University of Michigan Center for Statistical 


MACH 1.0 Tutorial

A full tutorial is not yet available, the README file (pasted below), should give you a flavor of how MACH works...



Mach 1.0 needs a Merlin format data and pedigree files as input.

The data file should look like this:

 M marker1
 M marker2

The pedigree file should list one individual per row. Each row 
should start with an family id and individual id, followed by a
father and mother id (which should both be 0, 'zero', since
mach1 assumes individuals are unrelated), and sex. These initial
columns are followed by a series of marker genotypes, each with 
two alleles. Alleles can be coded as 1, 2, 3, 4 or A, C, G, T.

For example:

 FAM1001   ID1234  0   0   M   1 1   1 2   2 2
 FAM1002   ID1234  0   0   F   1 2   2 2   3 3


  FAM1001   ID1234  0   0   M  A A   A C   C C
  FAM1002   ID1234  0   0   F  A C   C C   G G


To use Mach 1.0 to haplotype a sample of unrelated individuals, 
you'll need a MERLIN format pedigree and data file. You should
make sure that markers are ordered according to their physical
position and use the --phase command line option to request the
output of phased chromosomes.

The key parameters for managing the quality of inferred haplotypes
and the amount of computational effort expended in generating them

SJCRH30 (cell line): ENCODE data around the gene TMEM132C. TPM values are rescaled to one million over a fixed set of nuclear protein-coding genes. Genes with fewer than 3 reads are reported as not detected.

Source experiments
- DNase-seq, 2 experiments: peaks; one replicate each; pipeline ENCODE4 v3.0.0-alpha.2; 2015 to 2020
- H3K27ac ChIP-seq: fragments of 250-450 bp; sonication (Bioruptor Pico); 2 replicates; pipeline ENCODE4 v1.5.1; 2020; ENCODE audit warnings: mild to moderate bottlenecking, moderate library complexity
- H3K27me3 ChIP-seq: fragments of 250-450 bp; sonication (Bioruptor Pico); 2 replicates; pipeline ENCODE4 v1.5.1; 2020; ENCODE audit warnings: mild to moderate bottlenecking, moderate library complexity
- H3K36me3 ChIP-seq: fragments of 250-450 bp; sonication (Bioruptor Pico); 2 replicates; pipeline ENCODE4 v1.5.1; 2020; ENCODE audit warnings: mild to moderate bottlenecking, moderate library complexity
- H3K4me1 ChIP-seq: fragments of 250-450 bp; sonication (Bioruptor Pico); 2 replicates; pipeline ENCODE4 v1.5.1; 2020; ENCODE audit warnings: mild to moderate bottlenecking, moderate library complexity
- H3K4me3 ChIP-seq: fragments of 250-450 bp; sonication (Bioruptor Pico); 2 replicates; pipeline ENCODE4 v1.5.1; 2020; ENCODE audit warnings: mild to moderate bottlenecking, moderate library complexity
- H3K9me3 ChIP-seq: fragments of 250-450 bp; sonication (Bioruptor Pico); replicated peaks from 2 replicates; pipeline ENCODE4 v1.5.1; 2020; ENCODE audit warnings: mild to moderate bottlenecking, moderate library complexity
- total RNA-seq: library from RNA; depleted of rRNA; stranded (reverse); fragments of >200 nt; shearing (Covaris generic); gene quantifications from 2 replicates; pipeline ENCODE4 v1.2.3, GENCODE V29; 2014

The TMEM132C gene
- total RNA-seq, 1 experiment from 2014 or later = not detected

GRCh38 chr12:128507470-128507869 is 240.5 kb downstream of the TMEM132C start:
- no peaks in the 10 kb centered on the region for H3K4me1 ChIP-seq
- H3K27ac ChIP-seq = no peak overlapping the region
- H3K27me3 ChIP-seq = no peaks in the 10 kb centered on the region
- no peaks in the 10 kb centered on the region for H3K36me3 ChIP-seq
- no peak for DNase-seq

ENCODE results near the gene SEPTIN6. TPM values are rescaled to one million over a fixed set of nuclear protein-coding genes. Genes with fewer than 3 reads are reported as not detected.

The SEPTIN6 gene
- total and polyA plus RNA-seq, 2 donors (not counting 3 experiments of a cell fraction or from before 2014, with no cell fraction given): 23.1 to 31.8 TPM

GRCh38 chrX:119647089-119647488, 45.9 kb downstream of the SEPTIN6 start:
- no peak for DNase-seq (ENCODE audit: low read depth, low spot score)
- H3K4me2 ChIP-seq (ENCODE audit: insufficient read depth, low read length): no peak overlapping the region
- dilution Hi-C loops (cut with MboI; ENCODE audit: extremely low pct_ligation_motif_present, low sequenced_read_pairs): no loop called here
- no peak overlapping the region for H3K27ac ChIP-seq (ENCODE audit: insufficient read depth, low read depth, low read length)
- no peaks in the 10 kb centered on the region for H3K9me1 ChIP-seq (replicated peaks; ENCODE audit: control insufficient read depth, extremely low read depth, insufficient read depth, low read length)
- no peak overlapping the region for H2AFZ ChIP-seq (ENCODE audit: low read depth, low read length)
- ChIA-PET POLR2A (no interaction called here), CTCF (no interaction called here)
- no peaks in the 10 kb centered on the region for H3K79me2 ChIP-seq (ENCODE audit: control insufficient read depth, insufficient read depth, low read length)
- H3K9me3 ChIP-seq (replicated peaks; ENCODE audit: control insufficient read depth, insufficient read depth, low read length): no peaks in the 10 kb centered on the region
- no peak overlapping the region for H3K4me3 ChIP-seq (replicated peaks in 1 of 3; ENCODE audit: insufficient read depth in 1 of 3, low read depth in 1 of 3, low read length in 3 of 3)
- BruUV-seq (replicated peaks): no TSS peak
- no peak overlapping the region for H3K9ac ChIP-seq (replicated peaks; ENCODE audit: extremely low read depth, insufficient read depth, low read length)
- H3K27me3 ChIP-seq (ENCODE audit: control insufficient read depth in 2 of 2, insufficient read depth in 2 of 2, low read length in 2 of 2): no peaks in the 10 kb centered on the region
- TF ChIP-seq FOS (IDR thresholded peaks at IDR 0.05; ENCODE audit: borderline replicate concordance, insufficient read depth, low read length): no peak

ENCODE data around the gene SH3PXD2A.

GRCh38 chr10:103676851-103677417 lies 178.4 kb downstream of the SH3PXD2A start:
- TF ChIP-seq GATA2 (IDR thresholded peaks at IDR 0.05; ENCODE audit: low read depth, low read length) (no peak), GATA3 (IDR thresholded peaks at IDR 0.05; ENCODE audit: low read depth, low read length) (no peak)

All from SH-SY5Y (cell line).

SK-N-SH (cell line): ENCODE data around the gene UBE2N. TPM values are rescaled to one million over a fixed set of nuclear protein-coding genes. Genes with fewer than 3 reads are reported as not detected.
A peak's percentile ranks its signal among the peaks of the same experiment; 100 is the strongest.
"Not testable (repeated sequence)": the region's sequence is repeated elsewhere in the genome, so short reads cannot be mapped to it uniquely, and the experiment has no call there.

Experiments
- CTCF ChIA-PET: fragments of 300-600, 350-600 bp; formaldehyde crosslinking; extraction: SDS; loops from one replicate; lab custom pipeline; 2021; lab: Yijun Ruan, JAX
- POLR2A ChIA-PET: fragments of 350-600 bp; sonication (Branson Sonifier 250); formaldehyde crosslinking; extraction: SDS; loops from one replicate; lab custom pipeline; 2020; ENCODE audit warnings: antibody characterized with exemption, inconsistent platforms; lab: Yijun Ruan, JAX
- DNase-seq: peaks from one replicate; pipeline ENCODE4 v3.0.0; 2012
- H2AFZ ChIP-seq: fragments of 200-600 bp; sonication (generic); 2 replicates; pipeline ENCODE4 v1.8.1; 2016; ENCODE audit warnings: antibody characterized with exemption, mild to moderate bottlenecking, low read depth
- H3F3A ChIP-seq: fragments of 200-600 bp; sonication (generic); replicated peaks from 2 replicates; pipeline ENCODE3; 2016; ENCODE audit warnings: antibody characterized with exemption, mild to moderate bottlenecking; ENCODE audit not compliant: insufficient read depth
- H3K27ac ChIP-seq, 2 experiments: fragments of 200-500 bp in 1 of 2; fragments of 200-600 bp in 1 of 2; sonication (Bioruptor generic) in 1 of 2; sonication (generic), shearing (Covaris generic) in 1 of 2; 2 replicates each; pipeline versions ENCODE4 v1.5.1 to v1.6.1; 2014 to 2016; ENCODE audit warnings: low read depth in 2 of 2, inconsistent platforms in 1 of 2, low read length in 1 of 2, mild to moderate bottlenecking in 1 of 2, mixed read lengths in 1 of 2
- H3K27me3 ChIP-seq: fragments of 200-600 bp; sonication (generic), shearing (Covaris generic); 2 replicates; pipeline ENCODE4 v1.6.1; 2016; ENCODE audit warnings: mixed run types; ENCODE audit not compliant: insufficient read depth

are the --rounds and --states parameters. If missing data is not 
distributed evenly among the available individuals, you should 
also consider the --weighted parameter (which favors using individuals 
with more genotype data as templates for haplotyping other individuals).

The parameter --rounds K specifies how many iterations of the Markov 
sampler should be run. Larger numbers will result in better 
solutions. If there isn't much missing data, a value of 50 should 
give a reasonable solution. Larger values will provide even better

The parameter --states K specifies how many haplotypes should be
considered when updating each individual. Larger values will generate
more accurate solutions, but may slow things down a bit (as well as
requiring more memory). A value of 200 or larger typically provides
quite good solutions. The default is to use all available haplotypes
for each update (but this can require a lot of memory and time!).

Other important parameters are --compact (reduces memory use) and
--poll K (to request intermediate solutions after N iterations).

Example Usage:

   mach -d sample.dat -p sample.ped --rounds 50 --states 200 --phase


To use Mach 1.0 to infer genotypes at untyped markers, you 
should use the --geno command line option. There are two main
strategies for imputation:


If you select this option, you should simply create one large
pooled dataset. Some individuals will have missing data and 
others will have much more complete genotyping information. 

In addition to estimating the most likely genotype for 
each individual, you can use the command line options --dosage and
--quality options to request additional information about each 
inferred genotype.


If you select this option, you should generate a file that 
includes a set of reference haplotypes. These can be typed 
at more markers than are available in your sample. You will
also need a small file that lists all the markers that appear